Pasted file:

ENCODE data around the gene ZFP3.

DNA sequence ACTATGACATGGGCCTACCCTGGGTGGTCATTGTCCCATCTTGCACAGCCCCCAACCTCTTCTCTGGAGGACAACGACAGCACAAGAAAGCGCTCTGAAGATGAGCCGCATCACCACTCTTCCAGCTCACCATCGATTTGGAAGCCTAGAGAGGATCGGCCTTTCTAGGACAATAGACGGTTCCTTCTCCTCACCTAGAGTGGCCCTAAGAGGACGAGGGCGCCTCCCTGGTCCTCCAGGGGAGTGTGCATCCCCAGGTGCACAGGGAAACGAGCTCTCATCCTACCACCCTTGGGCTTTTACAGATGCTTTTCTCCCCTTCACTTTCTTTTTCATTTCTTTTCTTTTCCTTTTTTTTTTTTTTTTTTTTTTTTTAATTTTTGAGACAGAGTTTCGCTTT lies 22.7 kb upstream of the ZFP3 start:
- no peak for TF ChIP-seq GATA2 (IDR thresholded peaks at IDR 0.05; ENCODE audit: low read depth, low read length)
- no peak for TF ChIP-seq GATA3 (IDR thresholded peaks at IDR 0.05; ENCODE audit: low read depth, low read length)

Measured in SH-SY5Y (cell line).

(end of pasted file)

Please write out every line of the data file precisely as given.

ENCODE data around the gene ZFP3.

DNA sequence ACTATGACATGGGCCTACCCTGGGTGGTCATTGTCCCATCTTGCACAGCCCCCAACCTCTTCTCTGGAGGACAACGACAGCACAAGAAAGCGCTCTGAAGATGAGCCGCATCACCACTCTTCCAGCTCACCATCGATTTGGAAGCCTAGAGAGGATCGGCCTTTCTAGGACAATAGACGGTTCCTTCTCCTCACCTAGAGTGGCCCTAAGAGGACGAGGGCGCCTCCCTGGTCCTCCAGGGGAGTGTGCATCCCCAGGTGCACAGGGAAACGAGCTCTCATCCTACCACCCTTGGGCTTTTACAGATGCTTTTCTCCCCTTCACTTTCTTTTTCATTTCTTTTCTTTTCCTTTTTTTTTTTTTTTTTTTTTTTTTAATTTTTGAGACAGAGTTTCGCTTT lies 22.7 kb upstream of the ZFP3 start:
- no peak for TF ChIP-seq GATA2 (IDR thresholded peaks at IDR 0.05; ENCODE audit: low read depth, low read length)
- no peak for TF ChIP-seq GATA3 (IDR thresholded peaks at IDR 0.05; ENCODE audit: low read depth, low read length)

Measured in SH-SY5Y (cell line).